Physicists Put A New TWIST On Ultra-cold Molecular Research

Rochester (NY) - Physicsts at the University of Rochester have created an extremely simple, elegant device which can capture generated ultra-cold polar molecules by the truckload. The new device greatly simplifies an existing complex process that, according to the report, only four labs in the world were capable of performing. This new process is not only faster and less costly, but it also results in a continuous, near perfect yield of their desired molecules. Scientists believe this ability will help them develop exotic crystals and eventually stable quantum computers.

Dubbed TWIST, for Thin WIre electroStatic Trap, the device is designed to do two things. First, the ultra-cold polar molecules are created. Second, there are loops of tungsten wire which aid in a separation process once the ultra-cold polar molecules are created. It's actually this second step which gives the device its near perfect yield for capturing pure polar molecules.

The team had to play around with the tungsten wire thickness during research stages to determine a delicate balance. Since the tungsten is ultimately cooled to a temperature near to absolute zero, it had to be strong enough to withstand forces at that temperature, yet thick enough to produce the desired electrical effects. The physicists finally settled on a thickness that is just about that of a human hair. It wasn't too brittle, yet provided enough magnetic/electrical effects to be useful.

The device is the first "electrostatic polar molecule trap" that works with a simultaneous "magneto-optical atom trap" (MOT). The MOT contains lasers used to cool the atoms to a few millionths of a degree above absolute zero. They're then forced into the desired molecules by a process called photoassociation. The new molecules created by this process have a slight positive charge. This allows them to be instantaneously held in place by the electrostatic effect, a quantum peculiarity which basically directs the super-chilled molecules along the magnetic gradient to a point at the center of the tungsten loop's electric field. This movement of the slightly positively charged molecules also has the effect of letting any non-polar molecules which might be nearby simply drift away. This accounts for its high yield.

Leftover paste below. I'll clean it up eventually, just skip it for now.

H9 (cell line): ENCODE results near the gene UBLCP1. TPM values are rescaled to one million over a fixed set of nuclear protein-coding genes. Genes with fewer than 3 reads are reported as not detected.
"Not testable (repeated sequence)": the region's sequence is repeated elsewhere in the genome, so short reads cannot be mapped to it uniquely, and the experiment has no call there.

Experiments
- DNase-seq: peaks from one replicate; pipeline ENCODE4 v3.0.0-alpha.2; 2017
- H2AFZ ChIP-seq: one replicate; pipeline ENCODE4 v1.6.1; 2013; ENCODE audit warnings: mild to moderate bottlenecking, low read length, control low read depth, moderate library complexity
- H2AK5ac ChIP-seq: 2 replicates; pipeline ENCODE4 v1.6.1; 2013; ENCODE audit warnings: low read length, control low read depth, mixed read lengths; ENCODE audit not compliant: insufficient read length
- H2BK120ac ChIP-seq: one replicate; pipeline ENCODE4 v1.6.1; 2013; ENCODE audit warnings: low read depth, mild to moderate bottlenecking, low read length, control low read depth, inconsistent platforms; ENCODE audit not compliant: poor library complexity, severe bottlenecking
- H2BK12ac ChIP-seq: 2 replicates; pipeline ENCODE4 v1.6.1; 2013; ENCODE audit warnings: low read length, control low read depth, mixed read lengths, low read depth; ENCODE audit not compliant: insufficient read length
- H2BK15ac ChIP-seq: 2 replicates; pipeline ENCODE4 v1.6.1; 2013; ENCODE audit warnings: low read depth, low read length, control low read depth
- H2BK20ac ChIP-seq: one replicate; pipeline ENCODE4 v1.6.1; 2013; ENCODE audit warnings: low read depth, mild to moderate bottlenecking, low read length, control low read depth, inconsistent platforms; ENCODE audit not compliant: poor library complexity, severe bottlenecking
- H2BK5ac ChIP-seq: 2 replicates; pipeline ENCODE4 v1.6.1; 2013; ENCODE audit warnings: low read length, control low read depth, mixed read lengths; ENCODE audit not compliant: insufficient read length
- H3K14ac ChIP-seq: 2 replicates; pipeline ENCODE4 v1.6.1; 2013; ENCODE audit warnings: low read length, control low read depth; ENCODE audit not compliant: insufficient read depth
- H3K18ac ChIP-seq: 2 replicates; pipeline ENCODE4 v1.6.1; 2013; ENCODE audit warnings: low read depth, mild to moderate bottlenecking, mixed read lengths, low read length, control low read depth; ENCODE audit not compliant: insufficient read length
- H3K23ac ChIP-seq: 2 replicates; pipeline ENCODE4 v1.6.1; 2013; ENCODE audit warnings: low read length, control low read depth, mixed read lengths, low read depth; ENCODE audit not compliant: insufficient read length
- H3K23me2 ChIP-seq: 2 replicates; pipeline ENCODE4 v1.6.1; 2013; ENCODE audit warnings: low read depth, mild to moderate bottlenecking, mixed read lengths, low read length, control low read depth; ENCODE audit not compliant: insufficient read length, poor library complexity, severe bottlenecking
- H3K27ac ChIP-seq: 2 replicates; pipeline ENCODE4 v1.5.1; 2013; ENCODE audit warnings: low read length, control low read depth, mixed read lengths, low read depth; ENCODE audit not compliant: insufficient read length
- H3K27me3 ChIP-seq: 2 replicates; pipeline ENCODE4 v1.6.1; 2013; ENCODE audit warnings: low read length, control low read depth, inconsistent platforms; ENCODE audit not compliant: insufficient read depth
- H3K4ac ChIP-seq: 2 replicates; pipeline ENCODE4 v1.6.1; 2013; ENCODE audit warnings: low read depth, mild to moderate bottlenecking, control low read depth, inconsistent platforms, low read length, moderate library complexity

According to Jan Kleinert, a leading physicist who helped develop TWIST, "The coldest molecules so far have been produced from MOTs [which were stand alone devices], but until the TWIST came along, electric field trapping and MOTs just didn't go together. Now we can accumulate these polar molecules continuously, without switching from creation to storage and back again. With a good supply of ultracold polar molecules, computer scientists would have a new tool with which to tackle the creation of quantum computers."

The release states, "quantum computer scientists are attracted to ultracold particles because their temperatures reduce decoherence, a phenomenon where your system decays from the carefully prepared quantum configuration you started with, to a classical physics state, which loses all the advantages quantum computers hold."

Scientists will also use the technology to examine a largely unanswered area of physics research, namely that of electron configuration. The question remains about whether or not electrons have a definite, fixed size, or whether they are dimensionless points. There are several models which support different configurations, and this new research may produce a stable environment for new tests which will answer those questions.

The TWIST was developed by Nicholas P. Bigelow, the Lee A. DuBridge Professor of Physics at the University of Rochester. Additional researchers assisted professor Bigelow, including Jan Kleinert, a doctoral physics student.

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